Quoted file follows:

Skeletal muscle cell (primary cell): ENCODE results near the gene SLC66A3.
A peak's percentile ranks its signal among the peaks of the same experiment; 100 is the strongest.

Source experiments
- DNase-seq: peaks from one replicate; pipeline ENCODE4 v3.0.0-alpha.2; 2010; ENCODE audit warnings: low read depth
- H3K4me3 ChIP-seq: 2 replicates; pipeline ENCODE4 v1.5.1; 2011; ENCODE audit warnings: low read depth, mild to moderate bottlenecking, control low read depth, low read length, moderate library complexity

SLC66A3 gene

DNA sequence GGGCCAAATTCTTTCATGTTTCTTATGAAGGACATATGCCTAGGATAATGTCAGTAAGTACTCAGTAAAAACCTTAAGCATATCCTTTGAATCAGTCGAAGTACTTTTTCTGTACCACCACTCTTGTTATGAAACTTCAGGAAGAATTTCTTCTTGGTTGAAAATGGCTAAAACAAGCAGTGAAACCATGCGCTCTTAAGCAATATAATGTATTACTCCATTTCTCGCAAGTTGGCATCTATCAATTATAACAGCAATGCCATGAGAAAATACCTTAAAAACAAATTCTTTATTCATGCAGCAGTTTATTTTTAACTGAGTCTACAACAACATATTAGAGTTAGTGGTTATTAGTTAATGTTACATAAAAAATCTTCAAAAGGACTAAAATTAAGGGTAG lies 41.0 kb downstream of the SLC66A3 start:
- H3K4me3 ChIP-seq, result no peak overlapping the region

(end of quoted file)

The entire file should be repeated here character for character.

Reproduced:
Skeletal muscle cell (primary cell): ENCODE results near the gene SLC66A3.
A peak's percentile ranks its signal among the peaks of the same experiment; 100 is the strongest.

Source experiments
- DNase-seq: peaks from one replicate; pipeline ENCODE4 v3.0.0-alpha.2; 2010; ENCODE audit warnings: low read depth
- H3K4me3 ChIP-seq: 2 replicates; pipeline ENCODE4 v1.5.1; 2011; ENCODE audit warnings: low read depth, mild to moderate bottlenecking, control low read depth, low read length, moderate library complexity

SLC66A3 gene

DNA sequence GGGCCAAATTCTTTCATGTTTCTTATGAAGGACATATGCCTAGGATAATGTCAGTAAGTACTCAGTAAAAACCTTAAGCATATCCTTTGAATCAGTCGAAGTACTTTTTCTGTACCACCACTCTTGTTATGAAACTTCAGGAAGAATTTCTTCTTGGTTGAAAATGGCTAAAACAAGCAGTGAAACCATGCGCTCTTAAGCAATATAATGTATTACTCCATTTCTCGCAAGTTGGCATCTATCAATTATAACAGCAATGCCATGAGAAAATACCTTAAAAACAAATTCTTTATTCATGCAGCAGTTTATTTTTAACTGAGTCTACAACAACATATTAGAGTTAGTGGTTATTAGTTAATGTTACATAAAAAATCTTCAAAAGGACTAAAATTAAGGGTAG lies 41.0 kb downstream of the SLC66A3 start:
- H3K4me3 ChIP-seq, result no peak overlapping the region